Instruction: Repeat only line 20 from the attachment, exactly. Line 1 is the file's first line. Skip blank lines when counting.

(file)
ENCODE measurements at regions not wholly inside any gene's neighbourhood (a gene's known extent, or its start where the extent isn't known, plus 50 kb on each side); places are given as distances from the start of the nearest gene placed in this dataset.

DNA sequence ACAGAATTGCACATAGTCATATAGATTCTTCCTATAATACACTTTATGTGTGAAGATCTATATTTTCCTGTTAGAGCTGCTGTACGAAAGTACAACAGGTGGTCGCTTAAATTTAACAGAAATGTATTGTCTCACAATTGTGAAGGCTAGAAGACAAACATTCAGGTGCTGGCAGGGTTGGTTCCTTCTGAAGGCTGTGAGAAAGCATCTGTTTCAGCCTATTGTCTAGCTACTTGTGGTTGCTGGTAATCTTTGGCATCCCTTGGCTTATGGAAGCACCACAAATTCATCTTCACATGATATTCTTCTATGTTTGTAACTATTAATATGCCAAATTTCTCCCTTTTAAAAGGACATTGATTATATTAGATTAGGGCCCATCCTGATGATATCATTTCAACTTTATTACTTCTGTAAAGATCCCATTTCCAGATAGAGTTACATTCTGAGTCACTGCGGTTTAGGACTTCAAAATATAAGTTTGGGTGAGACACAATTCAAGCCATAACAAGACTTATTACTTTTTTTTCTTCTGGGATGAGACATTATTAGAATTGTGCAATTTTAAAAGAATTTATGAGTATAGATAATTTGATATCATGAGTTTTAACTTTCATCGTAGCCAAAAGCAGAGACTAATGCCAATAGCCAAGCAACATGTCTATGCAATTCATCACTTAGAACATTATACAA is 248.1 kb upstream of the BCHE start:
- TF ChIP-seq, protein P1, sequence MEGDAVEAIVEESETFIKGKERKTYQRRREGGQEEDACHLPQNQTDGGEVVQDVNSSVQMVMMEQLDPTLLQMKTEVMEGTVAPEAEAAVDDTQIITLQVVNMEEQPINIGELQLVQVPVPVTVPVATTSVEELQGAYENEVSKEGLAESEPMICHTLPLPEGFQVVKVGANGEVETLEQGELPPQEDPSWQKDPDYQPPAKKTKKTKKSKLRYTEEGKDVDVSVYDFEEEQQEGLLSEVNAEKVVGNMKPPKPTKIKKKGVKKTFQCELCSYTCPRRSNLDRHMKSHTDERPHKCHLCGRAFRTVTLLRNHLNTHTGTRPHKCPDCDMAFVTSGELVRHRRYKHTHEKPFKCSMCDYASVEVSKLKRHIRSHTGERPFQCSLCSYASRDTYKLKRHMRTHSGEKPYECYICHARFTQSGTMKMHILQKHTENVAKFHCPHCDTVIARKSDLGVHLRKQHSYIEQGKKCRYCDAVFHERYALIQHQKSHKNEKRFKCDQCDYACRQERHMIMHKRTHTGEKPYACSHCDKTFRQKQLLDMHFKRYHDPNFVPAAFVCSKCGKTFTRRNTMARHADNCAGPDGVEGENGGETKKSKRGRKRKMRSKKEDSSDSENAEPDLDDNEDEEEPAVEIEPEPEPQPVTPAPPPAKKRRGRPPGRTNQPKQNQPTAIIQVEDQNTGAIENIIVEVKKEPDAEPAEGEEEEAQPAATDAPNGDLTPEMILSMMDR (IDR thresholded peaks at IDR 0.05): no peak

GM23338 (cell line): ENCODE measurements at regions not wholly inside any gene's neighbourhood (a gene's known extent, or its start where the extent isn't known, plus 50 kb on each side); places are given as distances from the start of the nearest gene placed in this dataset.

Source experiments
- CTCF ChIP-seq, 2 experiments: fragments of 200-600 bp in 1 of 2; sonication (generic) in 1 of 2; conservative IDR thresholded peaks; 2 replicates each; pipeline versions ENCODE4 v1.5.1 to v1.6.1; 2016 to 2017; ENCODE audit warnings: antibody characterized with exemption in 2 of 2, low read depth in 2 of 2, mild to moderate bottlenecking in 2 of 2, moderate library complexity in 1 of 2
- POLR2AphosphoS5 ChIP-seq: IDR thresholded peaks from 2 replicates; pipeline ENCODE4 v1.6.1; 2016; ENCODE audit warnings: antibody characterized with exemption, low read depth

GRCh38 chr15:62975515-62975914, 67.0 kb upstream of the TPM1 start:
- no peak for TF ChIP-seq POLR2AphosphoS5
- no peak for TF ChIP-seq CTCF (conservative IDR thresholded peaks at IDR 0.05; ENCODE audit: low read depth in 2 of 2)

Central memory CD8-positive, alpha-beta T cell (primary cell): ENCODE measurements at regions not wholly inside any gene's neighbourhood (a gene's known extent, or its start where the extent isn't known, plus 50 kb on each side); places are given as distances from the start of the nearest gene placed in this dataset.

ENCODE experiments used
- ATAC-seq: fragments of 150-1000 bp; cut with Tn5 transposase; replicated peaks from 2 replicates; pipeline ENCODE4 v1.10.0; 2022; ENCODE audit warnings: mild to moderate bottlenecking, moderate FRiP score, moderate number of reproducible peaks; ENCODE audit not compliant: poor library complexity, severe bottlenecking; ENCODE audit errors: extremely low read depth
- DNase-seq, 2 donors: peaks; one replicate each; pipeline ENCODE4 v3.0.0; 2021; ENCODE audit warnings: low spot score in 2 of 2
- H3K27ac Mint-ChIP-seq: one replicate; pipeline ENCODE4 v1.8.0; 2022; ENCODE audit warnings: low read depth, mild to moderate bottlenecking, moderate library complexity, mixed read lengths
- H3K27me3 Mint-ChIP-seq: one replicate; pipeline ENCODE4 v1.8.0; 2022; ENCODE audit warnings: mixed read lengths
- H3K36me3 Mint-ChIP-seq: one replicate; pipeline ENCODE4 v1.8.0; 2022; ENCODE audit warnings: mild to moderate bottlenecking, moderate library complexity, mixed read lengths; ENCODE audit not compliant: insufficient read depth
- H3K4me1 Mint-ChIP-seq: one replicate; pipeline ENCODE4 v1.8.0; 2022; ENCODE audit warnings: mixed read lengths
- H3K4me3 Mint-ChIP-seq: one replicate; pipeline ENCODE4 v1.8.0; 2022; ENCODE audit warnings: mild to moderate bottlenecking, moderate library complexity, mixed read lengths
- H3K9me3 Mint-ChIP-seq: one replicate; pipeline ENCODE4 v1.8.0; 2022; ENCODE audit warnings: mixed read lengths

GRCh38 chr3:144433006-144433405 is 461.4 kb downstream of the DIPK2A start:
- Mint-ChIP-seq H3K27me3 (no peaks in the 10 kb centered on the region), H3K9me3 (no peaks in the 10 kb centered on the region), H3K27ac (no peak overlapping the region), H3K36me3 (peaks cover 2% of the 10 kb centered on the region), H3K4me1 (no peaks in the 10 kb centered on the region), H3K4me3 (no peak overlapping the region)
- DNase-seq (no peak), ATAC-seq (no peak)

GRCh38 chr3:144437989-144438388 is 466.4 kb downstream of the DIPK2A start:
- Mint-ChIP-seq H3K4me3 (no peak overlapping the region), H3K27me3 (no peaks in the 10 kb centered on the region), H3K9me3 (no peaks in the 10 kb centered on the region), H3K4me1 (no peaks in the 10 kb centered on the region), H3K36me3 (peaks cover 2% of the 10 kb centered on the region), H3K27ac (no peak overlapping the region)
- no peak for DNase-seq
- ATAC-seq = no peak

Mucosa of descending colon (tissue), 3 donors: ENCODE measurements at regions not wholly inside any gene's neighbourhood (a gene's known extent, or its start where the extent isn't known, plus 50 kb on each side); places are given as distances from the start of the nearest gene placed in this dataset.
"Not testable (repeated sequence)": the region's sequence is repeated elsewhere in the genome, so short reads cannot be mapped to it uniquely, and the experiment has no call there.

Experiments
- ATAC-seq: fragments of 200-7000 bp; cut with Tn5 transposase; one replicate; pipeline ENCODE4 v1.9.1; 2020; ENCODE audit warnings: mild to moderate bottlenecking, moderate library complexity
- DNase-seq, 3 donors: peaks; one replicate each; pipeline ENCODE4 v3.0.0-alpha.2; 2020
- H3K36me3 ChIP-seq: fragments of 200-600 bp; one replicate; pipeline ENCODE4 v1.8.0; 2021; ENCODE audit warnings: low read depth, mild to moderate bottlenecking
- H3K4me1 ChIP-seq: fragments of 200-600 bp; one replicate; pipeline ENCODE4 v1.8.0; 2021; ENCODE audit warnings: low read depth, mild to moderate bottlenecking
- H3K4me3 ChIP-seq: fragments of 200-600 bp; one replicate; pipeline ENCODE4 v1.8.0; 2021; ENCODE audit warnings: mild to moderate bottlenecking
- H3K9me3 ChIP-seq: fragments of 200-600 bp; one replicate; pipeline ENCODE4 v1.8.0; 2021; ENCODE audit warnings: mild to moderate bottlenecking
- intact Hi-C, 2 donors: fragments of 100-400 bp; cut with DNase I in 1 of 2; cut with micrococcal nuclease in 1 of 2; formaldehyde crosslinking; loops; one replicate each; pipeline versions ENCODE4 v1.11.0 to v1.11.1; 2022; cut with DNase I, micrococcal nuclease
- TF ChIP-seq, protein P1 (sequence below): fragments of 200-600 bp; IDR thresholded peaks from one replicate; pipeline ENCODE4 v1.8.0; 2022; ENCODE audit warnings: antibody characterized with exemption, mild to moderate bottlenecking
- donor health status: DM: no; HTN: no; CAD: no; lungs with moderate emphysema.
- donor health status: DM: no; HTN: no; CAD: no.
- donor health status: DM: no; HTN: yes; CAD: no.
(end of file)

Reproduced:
- H3K9me3 Mint-ChIP-seq: one replicate; pipeline ENCODE4 v1.8.0; 2022; ENCODE audit warnings: mixed read lengths